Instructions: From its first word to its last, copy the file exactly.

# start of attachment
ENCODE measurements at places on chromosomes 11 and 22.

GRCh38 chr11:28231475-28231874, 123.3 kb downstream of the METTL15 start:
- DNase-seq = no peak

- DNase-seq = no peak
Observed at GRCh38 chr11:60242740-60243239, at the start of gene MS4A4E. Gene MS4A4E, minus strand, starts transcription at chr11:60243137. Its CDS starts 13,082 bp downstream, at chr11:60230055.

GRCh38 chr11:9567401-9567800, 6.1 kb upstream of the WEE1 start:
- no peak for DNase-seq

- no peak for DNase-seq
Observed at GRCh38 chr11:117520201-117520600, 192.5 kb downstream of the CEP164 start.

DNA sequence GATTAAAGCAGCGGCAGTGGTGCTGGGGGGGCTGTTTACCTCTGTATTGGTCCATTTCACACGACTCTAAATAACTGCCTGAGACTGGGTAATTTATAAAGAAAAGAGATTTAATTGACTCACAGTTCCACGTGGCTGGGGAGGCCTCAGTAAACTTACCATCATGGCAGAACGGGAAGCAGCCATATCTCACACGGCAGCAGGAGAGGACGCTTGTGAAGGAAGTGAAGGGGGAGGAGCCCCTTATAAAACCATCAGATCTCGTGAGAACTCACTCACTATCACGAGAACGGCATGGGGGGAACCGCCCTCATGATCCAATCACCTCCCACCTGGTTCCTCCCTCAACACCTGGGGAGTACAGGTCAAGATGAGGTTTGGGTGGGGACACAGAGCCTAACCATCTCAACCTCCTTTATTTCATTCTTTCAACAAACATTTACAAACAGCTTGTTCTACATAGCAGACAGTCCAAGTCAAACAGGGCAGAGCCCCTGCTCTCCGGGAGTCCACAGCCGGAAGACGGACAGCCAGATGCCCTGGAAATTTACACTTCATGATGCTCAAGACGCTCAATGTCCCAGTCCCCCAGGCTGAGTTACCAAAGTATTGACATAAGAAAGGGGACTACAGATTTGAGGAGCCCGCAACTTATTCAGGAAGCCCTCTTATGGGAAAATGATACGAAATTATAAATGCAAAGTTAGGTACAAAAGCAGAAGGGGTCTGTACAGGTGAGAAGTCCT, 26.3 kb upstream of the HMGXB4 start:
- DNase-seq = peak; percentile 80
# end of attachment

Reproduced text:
ENCODE measurements at places on chromosomes 11 and 22.

GRCh38 chr11:28231475-28231874, 123.3 kb downstream of the METTL15 start:
- DNase-seq = no peak

- DNase-seq = no peak
Observed at GRCh38 chr11:60242740-60243239, at the start of gene MS4A4E. Gene MS4A4E, minus strand, starts transcription at chr11:60243137. Its CDS starts 13,082 bp downstream, at chr11:60230055.

GRCh38 chr11:9567401-9567800, 6.1 kb upstream of the WEE1 start:
- no peak for DNase-seq

- no peak for DNase-seq
Observed at GRCh38 chr11:117520201-117520600, 192.5 kb downstream of the CEP164 start.

DNA sequence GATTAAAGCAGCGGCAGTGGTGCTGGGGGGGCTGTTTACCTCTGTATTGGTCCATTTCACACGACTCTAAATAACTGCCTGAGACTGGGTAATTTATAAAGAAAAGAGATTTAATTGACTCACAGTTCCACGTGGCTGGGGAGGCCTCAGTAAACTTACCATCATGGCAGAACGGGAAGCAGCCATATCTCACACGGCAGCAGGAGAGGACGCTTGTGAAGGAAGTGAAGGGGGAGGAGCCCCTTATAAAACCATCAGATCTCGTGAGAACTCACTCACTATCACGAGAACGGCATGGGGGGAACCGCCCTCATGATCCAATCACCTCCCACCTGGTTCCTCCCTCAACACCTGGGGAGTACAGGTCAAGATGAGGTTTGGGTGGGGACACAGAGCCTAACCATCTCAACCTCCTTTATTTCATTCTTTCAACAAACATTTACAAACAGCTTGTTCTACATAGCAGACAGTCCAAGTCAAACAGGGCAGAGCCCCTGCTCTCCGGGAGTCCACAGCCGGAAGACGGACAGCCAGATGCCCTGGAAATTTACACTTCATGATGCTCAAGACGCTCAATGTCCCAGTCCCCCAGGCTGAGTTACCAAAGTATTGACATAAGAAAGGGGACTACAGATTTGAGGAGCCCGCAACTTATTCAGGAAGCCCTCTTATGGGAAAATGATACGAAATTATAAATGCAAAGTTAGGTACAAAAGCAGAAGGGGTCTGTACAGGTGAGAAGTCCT, 26.3 kb upstream of the HMGXB4 start:
- DNase-seq = peak; percentile 80